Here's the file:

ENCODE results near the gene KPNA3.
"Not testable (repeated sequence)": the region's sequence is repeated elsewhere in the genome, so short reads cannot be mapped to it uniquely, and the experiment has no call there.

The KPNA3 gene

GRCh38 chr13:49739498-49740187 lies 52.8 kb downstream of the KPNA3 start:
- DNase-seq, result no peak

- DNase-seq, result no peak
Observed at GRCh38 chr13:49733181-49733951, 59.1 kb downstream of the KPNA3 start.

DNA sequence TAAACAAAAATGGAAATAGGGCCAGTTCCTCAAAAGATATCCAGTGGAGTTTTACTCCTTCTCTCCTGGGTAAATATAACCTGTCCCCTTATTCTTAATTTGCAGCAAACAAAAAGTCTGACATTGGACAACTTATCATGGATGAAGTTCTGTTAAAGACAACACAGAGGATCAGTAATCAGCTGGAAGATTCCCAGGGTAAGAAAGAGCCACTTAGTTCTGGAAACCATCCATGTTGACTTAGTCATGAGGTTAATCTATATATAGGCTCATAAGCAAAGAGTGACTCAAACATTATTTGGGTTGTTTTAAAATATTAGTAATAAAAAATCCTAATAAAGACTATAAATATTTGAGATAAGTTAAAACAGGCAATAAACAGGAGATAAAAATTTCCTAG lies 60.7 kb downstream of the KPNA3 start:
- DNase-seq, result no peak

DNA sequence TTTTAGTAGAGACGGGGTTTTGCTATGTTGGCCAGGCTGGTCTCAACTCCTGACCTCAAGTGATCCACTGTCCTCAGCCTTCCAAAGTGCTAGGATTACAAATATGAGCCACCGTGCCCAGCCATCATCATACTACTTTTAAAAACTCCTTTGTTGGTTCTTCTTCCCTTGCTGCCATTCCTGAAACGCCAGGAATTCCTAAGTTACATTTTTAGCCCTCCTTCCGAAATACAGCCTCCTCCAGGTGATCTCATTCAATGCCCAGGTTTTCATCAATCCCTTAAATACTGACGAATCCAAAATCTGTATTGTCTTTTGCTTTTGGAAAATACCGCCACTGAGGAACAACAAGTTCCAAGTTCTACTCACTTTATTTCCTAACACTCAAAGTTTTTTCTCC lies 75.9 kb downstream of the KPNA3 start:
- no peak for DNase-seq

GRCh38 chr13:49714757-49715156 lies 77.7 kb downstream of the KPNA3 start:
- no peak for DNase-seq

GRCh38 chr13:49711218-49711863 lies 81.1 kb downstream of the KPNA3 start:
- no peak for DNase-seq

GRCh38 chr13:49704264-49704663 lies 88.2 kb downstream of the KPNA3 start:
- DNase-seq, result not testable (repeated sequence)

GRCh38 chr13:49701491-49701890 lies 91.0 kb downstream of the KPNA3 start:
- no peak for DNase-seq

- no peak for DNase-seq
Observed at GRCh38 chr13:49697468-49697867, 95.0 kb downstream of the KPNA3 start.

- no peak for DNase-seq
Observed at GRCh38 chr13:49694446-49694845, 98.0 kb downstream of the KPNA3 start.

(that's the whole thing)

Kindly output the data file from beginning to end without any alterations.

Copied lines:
ENCODE results near the gene KPNA3.
"Not testable (repeated sequence)": the region's sequence is repeated elsewhere in the genome, so short reads cannot be mapped to it uniquely, and the experiment has no call there.

The KPNA3 gene

GRCh38 chr13:49739498-49740187 lies 52.8 kb downstream of the KPNA3 start:
- DNase-seq, result no peak

- DNase-seq, result no peak
Observed at GRCh38 chr13:49733181-49733951, 59.1 kb downstream of the KPNA3 start.

DNA sequence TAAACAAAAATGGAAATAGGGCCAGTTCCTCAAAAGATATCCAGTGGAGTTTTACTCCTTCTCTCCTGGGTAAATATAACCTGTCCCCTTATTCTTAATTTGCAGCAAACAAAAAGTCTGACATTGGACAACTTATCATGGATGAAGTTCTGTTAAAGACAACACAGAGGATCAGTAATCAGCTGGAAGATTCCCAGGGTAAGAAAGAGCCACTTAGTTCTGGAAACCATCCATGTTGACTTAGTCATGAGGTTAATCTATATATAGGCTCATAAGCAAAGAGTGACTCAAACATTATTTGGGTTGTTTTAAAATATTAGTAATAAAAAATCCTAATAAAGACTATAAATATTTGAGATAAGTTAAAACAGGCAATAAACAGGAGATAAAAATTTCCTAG lies 60.7 kb downstream of the KPNA3 start:
- DNase-seq, result no peak

DNA sequence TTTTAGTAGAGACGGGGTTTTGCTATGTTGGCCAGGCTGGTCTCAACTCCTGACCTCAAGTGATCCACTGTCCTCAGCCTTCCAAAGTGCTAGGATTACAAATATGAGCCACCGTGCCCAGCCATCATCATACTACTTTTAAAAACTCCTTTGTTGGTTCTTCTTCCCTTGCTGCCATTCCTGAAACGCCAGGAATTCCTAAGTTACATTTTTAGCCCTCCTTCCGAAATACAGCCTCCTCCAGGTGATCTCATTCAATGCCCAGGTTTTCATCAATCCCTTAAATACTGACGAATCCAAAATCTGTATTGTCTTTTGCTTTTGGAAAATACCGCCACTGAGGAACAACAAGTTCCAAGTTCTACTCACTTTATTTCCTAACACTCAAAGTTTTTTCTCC lies 75.9 kb downstream of the KPNA3 start:
- no peak for DNase-seq

GRCh38 chr13:49714757-49715156 lies 77.7 kb downstream of the KPNA3 start:
- no peak for DNase-seq

GRCh38 chr13:49711218-49711863 lies 81.1 kb downstream of the KPNA3 start:
- no peak for DNase-seq

GRCh38 chr13:49704264-49704663 lies 88.2 kb downstream of the KPNA3 start:
- DNase-seq, result not testable (repeated sequence)

GRCh38 chr13:49701491-49701890 lies 91.0 kb downstream of the KPNA3 start:
- no peak for DNase-seq

- no peak for DNase-seq
Observed at GRCh38 chr13:49697468-49697867, 95.0 kb downstream of the KPNA3 start.

- no peak for DNase-seq
Observed at GRCh38 chr13:49694446-49694845, 98.0 kb downstream of the KPNA3 start.